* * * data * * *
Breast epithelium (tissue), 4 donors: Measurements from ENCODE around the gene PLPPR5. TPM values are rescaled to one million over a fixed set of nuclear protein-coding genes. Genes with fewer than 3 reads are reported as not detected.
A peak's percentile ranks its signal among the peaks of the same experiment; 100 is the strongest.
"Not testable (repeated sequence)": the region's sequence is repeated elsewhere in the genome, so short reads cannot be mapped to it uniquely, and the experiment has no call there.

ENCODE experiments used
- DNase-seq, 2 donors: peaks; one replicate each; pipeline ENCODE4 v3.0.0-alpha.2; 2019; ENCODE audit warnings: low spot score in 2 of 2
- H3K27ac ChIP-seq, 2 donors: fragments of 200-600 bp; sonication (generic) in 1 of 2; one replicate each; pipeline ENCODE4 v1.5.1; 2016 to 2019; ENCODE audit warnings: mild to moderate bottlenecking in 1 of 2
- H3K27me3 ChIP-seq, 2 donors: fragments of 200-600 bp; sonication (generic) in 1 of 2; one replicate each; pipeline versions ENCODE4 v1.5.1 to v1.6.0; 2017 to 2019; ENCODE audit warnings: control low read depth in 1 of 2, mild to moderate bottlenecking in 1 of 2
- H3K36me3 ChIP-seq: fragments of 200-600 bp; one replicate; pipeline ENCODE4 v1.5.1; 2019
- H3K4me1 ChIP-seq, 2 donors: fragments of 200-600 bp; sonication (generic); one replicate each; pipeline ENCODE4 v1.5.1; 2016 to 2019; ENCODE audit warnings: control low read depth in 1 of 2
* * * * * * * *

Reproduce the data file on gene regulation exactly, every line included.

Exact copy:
Breast epithelium (tissue), 4 donors: Measurements from ENCODE around the gene PLPPR5. TPM values are rescaled to one million over a fixed set of nuclear protein-coding genes. Genes with fewer than 3 reads are reported as not detected.
A peak's percentile ranks its signal among the peaks of the same experiment; 100 is the strongest.
"Not testable (repeated sequence)": the region's sequence is repeated elsewhere in the genome, so short reads cannot be mapped to it uniquely, and the experiment has no call there.

ENCODE experiments used
- DNase-seq, 2 donors: peaks; one replicate each; pipeline ENCODE4 v3.0.0-alpha.2; 2019; ENCODE audit warnings: low spot score in 2 of 2
- H3K27ac ChIP-seq, 2 donors: fragments of 200-600 bp; sonication (generic) in 1 of 2; one replicate each; pipeline ENCODE4 v1.5.1; 2016 to 2019; ENCODE audit warnings: mild to moderate bottlenecking in 1 of 2
- H3K27me3 ChIP-seq, 2 donors: fragments of 200-600 bp; sonication (generic) in 1 of 2; one replicate each; pipeline versions ENCODE4 v1.5.1 to v1.6.0; 2017 to 2019; ENCODE audit warnings: control low read depth in 1 of 2, mild to moderate bottlenecking in 1 of 2
- H3K36me3 ChIP-seq: fragments of 200-600 bp; one replicate; pipeline ENCODE4 v1.5.1; 2019
- H3K4me1 ChIP-seq, 2 donors: fragments of 200-600 bp; sonication (generic); one replicate each; pipeline ENCODE4 v1.5.1; 2016 to 2019; ENCODE audit warnings: control low read depth in 1 of 2